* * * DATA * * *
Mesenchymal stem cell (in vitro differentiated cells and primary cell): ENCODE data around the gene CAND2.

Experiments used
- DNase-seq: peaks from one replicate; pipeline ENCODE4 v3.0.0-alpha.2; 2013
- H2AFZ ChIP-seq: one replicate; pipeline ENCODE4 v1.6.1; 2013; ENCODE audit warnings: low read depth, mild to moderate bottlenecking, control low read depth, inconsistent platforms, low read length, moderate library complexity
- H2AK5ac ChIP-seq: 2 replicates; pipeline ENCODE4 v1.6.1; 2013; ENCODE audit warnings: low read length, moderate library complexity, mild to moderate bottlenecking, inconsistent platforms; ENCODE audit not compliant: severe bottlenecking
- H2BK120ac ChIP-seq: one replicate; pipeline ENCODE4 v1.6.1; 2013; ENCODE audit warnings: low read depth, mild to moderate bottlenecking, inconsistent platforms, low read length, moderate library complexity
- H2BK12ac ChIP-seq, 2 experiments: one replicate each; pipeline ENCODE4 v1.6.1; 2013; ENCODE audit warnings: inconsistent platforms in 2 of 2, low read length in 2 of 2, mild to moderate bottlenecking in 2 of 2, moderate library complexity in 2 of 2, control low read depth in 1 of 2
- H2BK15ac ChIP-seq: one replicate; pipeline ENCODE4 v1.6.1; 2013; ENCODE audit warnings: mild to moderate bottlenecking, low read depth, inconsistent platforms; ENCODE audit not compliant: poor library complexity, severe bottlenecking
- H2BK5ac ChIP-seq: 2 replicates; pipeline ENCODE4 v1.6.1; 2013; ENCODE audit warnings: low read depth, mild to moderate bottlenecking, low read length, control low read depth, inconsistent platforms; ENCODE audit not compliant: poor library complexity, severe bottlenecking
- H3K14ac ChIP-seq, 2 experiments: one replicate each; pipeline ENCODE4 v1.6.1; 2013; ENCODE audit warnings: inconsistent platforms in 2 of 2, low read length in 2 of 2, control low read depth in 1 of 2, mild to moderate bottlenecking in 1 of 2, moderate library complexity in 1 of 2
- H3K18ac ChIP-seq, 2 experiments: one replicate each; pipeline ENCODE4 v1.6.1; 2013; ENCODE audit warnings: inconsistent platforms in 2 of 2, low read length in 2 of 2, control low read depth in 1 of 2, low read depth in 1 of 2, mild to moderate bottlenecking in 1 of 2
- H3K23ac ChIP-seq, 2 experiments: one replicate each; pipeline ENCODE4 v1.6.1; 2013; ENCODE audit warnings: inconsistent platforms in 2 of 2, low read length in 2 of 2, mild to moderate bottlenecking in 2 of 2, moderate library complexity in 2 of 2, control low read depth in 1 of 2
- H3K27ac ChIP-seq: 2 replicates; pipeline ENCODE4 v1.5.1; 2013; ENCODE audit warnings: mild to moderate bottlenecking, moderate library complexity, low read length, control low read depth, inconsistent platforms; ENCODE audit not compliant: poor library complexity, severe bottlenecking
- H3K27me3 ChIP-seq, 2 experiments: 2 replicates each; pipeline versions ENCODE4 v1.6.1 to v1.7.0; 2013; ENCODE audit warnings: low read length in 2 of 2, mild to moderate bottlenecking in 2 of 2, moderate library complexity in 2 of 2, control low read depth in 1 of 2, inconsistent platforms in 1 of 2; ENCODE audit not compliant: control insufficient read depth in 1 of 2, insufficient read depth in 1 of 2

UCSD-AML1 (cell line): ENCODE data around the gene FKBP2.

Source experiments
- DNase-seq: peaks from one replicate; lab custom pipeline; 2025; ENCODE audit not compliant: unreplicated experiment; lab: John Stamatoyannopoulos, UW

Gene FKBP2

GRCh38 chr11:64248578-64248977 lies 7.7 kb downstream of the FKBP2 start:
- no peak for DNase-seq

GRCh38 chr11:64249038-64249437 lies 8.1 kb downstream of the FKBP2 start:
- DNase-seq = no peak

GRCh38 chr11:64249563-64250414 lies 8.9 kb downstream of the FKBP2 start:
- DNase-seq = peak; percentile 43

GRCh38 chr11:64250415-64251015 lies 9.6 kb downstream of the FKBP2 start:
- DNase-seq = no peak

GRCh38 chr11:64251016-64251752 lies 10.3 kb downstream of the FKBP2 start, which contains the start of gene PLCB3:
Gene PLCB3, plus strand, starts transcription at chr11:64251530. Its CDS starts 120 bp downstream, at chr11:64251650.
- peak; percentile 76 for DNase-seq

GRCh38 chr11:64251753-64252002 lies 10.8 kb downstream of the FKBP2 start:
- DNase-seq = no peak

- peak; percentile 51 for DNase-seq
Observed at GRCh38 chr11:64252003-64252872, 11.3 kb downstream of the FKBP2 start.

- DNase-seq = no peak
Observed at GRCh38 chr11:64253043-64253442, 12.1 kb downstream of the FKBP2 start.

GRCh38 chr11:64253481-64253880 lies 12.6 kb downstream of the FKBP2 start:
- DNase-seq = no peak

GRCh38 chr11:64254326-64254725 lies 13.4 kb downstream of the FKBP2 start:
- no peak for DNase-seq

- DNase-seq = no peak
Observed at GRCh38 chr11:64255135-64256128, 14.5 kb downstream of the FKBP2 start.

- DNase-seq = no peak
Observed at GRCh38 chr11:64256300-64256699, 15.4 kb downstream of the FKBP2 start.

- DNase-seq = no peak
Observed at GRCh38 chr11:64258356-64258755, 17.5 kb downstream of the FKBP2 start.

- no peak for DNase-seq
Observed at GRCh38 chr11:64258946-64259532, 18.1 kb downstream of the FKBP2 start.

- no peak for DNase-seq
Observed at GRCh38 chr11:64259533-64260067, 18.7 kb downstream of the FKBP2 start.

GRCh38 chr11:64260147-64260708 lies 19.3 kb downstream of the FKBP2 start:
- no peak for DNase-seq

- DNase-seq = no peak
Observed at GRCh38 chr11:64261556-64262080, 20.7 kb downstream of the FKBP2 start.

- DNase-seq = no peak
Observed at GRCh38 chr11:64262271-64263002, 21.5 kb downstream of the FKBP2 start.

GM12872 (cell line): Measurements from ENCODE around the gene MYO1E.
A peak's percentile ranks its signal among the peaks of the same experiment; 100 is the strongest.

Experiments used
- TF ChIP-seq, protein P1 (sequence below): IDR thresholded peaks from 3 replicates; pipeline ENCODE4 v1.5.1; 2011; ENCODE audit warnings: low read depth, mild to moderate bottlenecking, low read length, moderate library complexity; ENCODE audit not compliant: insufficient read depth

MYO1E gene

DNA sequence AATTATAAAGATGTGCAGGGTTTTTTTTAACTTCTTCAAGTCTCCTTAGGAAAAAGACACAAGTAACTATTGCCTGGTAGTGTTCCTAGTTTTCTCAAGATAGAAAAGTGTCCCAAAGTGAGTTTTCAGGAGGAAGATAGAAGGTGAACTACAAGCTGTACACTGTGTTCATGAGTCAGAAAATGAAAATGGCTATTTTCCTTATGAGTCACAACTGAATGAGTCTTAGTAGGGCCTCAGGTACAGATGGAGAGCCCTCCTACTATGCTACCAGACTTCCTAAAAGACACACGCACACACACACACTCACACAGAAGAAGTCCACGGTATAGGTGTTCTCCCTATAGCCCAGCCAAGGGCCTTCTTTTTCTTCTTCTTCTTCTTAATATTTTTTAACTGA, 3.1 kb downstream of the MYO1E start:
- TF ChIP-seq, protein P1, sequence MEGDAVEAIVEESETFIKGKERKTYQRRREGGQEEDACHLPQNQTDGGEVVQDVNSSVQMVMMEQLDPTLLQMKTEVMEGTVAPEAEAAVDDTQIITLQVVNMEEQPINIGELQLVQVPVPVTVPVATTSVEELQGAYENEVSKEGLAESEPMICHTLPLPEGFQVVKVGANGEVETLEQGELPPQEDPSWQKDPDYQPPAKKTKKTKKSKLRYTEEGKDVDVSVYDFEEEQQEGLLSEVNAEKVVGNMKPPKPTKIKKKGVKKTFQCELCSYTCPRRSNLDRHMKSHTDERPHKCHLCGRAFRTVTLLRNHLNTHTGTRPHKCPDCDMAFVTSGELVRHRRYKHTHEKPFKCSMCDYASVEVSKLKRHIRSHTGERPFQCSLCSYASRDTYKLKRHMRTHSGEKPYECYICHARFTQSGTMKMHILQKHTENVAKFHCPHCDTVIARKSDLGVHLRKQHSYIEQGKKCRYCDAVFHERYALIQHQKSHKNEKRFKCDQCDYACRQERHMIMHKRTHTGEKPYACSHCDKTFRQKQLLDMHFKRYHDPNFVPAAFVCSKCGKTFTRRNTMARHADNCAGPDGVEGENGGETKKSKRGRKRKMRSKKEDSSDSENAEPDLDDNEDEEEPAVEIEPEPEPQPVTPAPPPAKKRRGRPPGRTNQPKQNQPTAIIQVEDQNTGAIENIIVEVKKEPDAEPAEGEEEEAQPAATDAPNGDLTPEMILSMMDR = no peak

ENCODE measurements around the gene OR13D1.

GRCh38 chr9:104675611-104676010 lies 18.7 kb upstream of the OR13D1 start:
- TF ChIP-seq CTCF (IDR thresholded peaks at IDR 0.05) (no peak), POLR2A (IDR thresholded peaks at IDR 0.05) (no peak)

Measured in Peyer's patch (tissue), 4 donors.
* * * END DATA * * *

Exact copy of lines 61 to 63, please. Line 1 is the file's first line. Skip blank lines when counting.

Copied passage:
DNA sequence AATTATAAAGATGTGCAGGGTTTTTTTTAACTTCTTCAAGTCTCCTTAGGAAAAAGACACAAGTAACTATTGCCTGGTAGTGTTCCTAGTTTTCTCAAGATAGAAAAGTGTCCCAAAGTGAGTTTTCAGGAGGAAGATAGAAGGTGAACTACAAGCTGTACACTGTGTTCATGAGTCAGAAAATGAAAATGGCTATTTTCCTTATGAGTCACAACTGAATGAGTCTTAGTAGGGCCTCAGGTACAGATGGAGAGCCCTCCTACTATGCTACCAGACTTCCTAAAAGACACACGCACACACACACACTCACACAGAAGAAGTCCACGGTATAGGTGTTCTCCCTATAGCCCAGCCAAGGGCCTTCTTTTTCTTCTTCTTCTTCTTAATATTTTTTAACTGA, 3.1 kb downstream of the MYO1E start:
- TF ChIP-seq, protein P1, sequence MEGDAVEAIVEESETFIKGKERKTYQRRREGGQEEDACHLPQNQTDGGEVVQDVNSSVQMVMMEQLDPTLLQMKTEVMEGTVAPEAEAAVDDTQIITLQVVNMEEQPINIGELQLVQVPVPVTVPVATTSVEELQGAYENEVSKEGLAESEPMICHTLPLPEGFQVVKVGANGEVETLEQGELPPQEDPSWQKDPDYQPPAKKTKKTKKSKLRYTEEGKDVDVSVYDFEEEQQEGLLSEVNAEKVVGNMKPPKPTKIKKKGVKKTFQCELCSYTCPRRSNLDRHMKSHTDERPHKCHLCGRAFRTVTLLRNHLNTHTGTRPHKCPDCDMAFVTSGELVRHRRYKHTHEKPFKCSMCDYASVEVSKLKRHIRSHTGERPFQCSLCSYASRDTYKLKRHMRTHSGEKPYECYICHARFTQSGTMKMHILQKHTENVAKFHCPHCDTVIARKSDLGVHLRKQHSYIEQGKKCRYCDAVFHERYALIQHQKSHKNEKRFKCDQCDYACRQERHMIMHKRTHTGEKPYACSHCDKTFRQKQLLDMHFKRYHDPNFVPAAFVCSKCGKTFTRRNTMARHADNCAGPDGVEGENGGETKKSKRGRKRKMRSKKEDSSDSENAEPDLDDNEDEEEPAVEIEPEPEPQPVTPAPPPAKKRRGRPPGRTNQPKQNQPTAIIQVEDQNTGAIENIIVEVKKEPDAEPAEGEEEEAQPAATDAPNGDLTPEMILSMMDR = no peak

ENCODE measurements around the gene OR13D1.